Two years ago I came up with what I regarded as an awesome idea. What if I could pay down the debt I acquired while in graduate school through service? How I saw it, I was doing a considerable amount of science outreach and mentoring to students from economically-stressed neighborhoods and those attending poor-performing public schools. I was aware of loan forgiveness programs for teachers who taught in such situations. Why couldn't I, as a science tutor and after-school volunteer get in on this action? In fact, I imagined that many scientists and engineers would jump at the chance to work a couple of hours a week in exchange for shaving some interest points or hundreds of dollars from their student loan payments.
Around the same time, St. Louis Magazine was querying several top people in the Metro area for their Big Idea - "Big Question: If you had $10 million dollars, what idea would you fund to transform St. Louis". I was recommended by the St. Louis Academy of Science to be one of the interviewees. That question was answered by I'm one of 45 people who answered the question. I was deeply honored to share some print space with some local heavy hitters like Economic Developer John Edwards, Beer Heir Adolphus Busch IV, and the truly anointed Rabbi Susan Talve.
My Big Idea: Serve Student Debt Away.
You can still order reprints of that issue which provides a slightly edited version of my thesis. Below is my complete proposal.
St. Louis is home to several universities and colleges as well as Fortune 500 companies who educate and/or employ smart and capable individuals willing to serve and mentor others. However, one major set-back for many people’s philanthropic interests is the ever-increasing need to pay down mounting student debt. What if we could provide under-resourced communities quality supplemental educational opportunities AND give individuals the opportunity to serve their student debt away? For every 100 hours of service, volunteers would get $1000 of their student loan debt relieved. Scientists and engineers could run weekly after-school clubs, host field trips and research experiences with students from under-performing school districts. College students could provide tutoring in math, science, and reading or participate in weekend and summer college-prep camps. The catch is the volunteers have to work within the communities at need. Take the knowledge and opportunities to the people who need it most.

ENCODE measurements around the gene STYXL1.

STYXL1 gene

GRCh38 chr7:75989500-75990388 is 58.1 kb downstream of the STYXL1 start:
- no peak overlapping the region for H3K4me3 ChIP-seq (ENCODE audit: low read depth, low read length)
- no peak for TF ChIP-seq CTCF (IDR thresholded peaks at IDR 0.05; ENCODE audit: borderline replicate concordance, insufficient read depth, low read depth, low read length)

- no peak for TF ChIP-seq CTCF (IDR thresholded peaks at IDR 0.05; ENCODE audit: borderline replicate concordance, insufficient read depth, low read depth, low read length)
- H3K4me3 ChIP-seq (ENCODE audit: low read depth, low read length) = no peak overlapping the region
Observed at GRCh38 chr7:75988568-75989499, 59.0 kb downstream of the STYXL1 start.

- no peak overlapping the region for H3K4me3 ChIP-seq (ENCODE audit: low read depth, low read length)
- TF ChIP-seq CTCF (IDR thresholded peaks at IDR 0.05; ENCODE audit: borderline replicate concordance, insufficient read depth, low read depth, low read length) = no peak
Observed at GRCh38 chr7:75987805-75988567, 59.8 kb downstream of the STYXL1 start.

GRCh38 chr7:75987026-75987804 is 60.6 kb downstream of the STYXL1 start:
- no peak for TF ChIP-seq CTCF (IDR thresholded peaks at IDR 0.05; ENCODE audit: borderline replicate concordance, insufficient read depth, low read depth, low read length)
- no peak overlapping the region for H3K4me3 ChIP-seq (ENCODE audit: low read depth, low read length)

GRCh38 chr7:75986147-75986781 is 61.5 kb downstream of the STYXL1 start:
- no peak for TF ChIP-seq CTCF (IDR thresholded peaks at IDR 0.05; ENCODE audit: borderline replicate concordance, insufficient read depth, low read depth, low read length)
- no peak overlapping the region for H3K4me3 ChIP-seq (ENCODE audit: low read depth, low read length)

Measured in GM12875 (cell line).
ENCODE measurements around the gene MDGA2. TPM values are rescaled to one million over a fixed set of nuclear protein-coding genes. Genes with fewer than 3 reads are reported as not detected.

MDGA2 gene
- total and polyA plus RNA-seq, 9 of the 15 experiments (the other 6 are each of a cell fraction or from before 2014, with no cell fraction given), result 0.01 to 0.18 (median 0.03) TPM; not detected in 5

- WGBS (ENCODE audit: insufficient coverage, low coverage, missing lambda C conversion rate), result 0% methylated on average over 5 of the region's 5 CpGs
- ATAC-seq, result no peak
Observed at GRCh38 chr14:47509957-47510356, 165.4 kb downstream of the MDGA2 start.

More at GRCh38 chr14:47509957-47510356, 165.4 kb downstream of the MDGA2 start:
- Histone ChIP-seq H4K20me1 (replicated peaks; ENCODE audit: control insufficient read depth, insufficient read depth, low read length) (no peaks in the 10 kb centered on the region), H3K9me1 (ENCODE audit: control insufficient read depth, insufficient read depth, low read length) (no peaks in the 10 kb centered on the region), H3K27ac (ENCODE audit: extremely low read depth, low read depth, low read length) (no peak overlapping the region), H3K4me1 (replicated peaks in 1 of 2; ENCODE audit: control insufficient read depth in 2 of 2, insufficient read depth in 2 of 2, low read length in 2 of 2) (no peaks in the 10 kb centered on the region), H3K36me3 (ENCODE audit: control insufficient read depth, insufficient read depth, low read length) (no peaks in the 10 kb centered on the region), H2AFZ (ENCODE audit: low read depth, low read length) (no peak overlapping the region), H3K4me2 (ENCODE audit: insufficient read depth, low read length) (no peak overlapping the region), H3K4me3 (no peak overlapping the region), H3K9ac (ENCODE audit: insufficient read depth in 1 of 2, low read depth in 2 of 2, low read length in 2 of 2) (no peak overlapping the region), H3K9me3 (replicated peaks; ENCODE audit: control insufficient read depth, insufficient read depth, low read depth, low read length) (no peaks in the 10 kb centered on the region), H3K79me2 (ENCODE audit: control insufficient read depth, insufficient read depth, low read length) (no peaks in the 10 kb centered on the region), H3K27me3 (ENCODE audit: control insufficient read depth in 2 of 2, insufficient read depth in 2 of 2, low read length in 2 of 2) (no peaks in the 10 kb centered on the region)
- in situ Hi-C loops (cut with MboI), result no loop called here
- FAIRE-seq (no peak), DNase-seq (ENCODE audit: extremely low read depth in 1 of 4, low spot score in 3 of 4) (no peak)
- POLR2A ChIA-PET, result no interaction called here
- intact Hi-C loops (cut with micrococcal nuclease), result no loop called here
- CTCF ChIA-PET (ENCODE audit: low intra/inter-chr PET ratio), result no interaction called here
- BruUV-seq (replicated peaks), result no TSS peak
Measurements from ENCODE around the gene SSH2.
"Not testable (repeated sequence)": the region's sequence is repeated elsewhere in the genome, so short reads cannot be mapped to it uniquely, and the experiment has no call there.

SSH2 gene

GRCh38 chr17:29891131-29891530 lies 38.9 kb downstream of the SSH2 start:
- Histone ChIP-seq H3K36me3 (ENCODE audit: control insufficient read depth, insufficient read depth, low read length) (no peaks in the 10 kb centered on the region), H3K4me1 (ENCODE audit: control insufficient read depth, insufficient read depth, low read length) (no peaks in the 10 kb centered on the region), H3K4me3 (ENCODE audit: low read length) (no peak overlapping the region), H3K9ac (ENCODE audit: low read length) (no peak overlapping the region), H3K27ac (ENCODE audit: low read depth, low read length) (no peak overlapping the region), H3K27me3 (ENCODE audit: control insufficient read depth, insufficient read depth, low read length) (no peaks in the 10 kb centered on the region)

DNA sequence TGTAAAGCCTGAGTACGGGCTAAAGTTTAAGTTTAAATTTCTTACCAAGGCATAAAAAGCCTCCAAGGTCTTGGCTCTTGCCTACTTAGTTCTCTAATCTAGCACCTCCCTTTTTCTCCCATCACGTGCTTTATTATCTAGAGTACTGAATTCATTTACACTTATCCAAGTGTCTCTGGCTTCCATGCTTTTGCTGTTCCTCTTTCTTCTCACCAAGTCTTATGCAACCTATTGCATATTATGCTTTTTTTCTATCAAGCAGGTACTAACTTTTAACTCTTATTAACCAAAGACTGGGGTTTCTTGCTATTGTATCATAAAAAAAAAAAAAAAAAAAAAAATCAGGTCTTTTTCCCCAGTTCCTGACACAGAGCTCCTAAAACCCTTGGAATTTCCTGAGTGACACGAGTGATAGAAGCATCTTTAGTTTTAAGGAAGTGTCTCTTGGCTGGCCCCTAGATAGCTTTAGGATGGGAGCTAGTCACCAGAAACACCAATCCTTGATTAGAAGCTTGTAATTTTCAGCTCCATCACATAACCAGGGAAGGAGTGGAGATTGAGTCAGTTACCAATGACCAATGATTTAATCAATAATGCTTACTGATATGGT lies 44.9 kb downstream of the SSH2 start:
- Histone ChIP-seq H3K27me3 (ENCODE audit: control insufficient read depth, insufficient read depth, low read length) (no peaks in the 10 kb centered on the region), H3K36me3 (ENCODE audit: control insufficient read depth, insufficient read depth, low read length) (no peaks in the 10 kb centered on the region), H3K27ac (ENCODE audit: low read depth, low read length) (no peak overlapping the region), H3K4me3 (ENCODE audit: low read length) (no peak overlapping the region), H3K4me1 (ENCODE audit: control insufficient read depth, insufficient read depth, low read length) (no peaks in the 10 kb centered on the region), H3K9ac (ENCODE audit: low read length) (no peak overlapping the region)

$10 million could support as many as 10,000 volunteers, each working to improve literacy, eradicate the high school drop-out rate among inner-city students, engage communities in discussions about advocacy or career exploration, help families identify financial aid opportunities for first generation college students, or lead K-12 students in fun and informative after-school activities in math or science.
The program could support volunteers in after-school, weekend, and summer programs in neighborhoods such as Wellston, Cherokee, and North St. Louis. Such a co-mingling of industry professionals, college students, educators and people from oft-overlooked St. Louis communities could dissolve some of the cliquish pre-dispositions this city is known to have. Plus, this program could create meaningful mentoring and personal relationships among people from different communities.
I still believe in this idea. For me and for the millions of others who desperately need the economic relief in this economy. Plus, I believe in this idea as a viable and achievable way to bring more science and tech outreach to children and families - in urban and rural areas - who seem be the most under served. Right now, I'm just wishing because to do this would require political and economic will. But I've discovered a shimmer of hope.
Student loan processors finally caught up with me after dodging them for nearly 2 years While doing research to tackle my student loans, I visited the FAFSA website: StudentAid.ed. gov you can search and read about everything related to student aid and repayment. And I cam across this:
If you work in public service (non profit, government & higher ed sounds like it counts, too) then you can qualify to have your Direct Student loans dismissed after 10 years (or 120 payments) of work in public service.
Qualifying employment is any employment with a federal, state, or local government agency, entity, or organization or a non-profit organization that has been designated as tax-exempt by the Internal Revenue Service (IRS) under Section 501(c)(3) of the Internal Revenue Code (IRC). The type or nature of employment with the organization does not matter for PSLF purposes. Additionally, the type of services that these public service organizations provide does not matter for PSLF purposes.
You have to be actively working in public service & making qualified payments at the same time, so no back calculating.
There are a few options to get your payments adjusted according to your adjusted gross income, so as to bring your monthly payments down. This can be used in combination with the Public Service program.
This news was too good not the share. Either of both sound perfect. Hey, if we can't serve our debt off completely, at least the service we do - in academia or for the government or in non-profit - can count to trim how long we're on the hook. I imagine this could really make a difference to post-docs and junior faculty who might be feeling the pinch. (Right now they are gobbling up nearly half of my take home pay. But that's because of being in default. I declared this the year to get my affairs in order and that's what I'm doing now. (However, if anyone wants to contribute to my student loan payment piggy bank, I won't say no. Thank you).
Happy debt reduction!